Paula Correia, MS, whose master’s degree is in spiritual psychology, works as a spiritual counselor in Los Angeles. “Spiritual wellness is transforming victimhood into taking full responsibility for ourselves. It’s not so much about fixing things, but about overcoming fear and getting to the next step of healing. Life is a journey of healing. You need to feel the pain and have those dark nights of the soul. Then you heal, and you get to feel the joy. Ultimately, spiritual wellness is about being of service and helping people.”
Says Keeling, “Having a larger perspective is an important part of wellness—being able to look outside of ourselves and serve the world, not just our clients. What is wellness if you’re a U.S. Marine in Iraq or a mother in Darfur? For many people in the world, wellness may just be trying to stay alive, to get enough to eat or stay out of the path of a bomb. We’re privileged to be in an affluent culture, but while money and privilege do alleviate deprivation and suffering on many levels, they don’t bring true happiness or wellness. I have proof of that all around me in Los Angeles. Nothing outside of yourself ever brings real happiness.”
Keeling adds that the experience of true wellness may be universal. “I don’t believe that what brings true, deep well-being is ever going to change. It comes only from doing inner, self-actualization work. It’s inner peace. It’s finding joy in being alive. It comes from finding a way to fully experience the moment, whatever it is, without judgment.”
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MEANING & PURPOSE
of WellnessEmotionalIntellectual© 1979 B. Hettler M.D. Co-founder NWISocial
Most experts agree that wellness is a matter of choice and responsibility, but behavior change is rarely easy. “Physicians can be pretty bad at creating lasting behavior change,” says David Scharff, MD, of Baltimore. “Often patients come to me with an arbitrary weight goal from a cardiologist or want to get into a bathing suit, but once the goal is reached, they go back to old habits.”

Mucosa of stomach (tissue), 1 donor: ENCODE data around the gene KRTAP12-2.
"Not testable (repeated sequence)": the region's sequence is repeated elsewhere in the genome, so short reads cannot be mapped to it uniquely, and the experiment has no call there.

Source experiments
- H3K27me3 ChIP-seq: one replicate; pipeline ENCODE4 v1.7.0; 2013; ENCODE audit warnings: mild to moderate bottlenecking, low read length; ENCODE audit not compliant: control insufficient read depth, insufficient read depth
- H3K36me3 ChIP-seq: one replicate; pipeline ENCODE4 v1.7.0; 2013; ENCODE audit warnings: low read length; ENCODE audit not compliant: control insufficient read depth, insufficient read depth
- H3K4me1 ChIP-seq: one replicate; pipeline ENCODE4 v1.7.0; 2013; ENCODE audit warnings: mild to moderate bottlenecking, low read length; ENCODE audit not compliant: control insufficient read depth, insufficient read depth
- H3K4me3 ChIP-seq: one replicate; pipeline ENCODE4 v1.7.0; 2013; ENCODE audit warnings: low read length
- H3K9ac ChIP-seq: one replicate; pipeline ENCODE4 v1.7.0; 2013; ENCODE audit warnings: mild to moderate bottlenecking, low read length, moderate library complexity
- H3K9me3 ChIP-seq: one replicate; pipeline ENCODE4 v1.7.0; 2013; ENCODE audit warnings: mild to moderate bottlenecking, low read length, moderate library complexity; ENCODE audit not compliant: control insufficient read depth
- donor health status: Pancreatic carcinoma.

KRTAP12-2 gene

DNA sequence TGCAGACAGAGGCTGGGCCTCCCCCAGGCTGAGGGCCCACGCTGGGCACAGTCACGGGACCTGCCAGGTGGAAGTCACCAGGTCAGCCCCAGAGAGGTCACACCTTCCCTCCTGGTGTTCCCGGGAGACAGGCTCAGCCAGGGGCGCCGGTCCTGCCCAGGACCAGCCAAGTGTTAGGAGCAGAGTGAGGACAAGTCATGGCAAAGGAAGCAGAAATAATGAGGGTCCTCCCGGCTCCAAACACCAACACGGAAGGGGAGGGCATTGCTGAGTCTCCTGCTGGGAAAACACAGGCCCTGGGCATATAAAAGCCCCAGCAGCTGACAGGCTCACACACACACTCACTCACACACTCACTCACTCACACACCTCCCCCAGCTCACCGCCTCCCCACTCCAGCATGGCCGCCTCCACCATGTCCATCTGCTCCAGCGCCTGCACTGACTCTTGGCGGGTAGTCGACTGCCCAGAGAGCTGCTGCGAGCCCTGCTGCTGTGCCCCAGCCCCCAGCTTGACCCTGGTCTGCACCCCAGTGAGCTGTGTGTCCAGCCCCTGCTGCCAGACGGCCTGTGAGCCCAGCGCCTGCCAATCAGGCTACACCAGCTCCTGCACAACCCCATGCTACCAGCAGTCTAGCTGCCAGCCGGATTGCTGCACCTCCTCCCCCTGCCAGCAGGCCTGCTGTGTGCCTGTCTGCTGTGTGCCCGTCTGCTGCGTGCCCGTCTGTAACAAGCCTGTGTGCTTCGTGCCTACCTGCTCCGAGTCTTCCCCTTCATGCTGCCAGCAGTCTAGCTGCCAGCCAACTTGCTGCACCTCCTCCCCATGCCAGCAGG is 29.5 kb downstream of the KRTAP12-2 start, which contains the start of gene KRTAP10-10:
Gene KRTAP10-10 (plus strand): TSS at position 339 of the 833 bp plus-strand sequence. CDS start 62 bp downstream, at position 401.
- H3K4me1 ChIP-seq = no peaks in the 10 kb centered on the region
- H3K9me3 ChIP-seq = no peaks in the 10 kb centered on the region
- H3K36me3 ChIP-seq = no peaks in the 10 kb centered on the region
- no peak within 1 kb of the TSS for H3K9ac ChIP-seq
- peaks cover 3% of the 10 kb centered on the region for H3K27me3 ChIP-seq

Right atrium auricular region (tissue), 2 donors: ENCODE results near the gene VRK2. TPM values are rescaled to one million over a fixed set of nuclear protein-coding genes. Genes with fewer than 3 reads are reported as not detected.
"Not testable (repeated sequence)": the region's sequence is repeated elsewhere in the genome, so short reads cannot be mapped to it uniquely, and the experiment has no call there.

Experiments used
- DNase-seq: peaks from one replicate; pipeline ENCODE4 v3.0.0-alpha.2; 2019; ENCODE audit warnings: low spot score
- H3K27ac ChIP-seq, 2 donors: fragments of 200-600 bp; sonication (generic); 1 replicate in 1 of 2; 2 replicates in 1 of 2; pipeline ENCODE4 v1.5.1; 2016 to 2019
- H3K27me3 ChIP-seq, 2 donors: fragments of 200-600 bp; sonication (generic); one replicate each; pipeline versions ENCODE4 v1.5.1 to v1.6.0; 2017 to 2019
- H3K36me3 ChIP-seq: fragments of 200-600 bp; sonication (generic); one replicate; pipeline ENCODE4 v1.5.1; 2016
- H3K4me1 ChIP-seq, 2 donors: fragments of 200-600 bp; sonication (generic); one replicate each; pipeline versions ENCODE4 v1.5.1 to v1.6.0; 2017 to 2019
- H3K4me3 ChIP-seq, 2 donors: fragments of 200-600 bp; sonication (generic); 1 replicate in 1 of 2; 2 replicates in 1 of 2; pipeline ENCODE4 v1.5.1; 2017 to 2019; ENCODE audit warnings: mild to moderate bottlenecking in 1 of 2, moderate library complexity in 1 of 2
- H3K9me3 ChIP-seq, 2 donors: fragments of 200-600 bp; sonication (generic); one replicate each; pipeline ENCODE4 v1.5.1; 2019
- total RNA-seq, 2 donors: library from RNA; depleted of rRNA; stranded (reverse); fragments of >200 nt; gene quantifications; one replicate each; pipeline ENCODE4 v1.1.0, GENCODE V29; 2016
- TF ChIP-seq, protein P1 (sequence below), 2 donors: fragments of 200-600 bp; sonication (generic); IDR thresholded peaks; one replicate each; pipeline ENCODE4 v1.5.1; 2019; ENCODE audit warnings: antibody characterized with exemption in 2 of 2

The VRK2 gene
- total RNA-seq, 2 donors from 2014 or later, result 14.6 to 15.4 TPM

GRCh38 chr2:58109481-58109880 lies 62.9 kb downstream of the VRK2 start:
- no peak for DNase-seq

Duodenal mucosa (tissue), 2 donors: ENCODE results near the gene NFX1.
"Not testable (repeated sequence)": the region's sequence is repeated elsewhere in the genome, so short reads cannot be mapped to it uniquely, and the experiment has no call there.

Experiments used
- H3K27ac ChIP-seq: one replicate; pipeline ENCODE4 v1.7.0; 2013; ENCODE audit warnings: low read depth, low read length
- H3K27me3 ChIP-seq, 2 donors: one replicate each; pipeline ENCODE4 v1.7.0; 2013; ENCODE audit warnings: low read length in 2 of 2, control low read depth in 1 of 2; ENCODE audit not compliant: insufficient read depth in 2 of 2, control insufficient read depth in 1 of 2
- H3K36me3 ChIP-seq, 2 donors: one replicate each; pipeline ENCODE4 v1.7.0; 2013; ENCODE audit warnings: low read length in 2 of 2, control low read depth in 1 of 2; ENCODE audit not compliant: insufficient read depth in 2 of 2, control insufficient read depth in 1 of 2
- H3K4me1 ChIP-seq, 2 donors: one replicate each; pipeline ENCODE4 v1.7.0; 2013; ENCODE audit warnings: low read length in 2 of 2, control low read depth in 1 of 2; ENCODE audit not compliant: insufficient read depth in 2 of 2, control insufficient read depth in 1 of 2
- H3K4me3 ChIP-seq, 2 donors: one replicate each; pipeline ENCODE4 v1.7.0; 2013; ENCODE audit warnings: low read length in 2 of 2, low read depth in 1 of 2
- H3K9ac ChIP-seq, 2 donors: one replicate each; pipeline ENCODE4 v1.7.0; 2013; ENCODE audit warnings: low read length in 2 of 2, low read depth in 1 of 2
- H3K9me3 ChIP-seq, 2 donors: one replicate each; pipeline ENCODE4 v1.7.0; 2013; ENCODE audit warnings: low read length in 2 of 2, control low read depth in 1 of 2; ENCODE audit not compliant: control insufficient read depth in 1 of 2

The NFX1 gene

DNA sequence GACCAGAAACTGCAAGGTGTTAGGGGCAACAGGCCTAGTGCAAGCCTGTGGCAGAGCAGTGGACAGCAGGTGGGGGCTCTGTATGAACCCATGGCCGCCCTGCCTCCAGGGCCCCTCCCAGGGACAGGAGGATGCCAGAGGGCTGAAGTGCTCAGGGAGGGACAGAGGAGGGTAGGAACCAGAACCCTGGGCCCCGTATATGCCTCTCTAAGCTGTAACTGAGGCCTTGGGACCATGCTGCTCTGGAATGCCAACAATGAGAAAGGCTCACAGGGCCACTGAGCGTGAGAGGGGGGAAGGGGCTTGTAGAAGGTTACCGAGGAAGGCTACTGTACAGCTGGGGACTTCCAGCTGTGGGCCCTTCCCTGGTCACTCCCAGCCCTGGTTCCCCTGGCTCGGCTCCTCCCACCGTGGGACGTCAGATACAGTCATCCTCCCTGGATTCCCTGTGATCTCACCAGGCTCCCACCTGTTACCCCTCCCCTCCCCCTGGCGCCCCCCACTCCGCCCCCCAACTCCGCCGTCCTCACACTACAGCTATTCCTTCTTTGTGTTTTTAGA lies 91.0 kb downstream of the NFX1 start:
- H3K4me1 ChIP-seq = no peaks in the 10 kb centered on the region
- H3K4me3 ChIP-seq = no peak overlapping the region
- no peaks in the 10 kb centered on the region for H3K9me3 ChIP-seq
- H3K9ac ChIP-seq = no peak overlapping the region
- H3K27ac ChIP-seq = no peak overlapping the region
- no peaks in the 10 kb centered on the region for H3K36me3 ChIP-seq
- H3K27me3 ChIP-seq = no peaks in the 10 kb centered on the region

Scharff’s wellness approach emphasizes positive enjoyment rather than deprivation. “I tell patients to eliminate the soda and junk food they’re just eating automatically but not really enjoying. Most people are not very aware of what they put in their mouths. If a patient really enjoys ice cream, I tell him to split it into small portions and savor it. For lifestyle modification to work, people need to enjoy themselves and develop a sense of wellness about their choices and activities. Guilt and helplessness just make people want to give up.”
Scharff, a competitive cyclist, is also a role model to his patients. “I try to be a living example—I’m the crazy doctor who bikes back and forth to work.”
Judith Hibbard, Dr.PH, of Eugene, Oregon, a professor at the University of Oregon, is currently conducting research on behavior change models with LifeMasters Supported SelfCare, a Los Angeles organization that provides disease management programs. “We’re interested in how a patient’s knowledge, skill, confidence and beliefs impact the management of their health,” she says. “We want to measure these traits, monitor them and tailor intervention accordingly to make gradual progress. Often people feel overwhelmed with change, and they need to take small steps to experience success and build self-efficacy. For example, if you have hypertension, the smallest change is to take your meds. It takes more ownership to monitor [the condition] yourself, and even more to keep a diary of it. We want to help people move through levels like these. People also have a difficult time sorting out what’s the most important change to make first. Trainers and coaches can help people
set priorities, and work in
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Amy Hendel, of Encino, California, is a personal trainer and a registered physician assistant with a physician-referred family lifestyle therapy practice. “As trainers or coaches, much of what we offer our clients is reflective of our own wellness beliefs and behaviors. For example, trainers with eating disorders can use their profession to maintain unreasonable exercise and nutrition habits, and then advise clients to follow unsafe diet and exercise regimens. That’s an insult to wellness.”
In her own practice, Hendel emphasizes to clients that an important part of wellness is knowing your “core numbers”: blood pressure, pulse, height/weight, cholesterol (HDL and LDL), body mass index, number of hours of sleep, caloric intake, target heart rate, bone density and any other necessary medical test values. “Wellness depends on the clients’ proactive involvement in all sectors of their health. . . . Lifestyle management is a very personal journey. Perhaps the most important thing is that we listen to clients—and listen without judgment.”
Behavioral Change Pyramid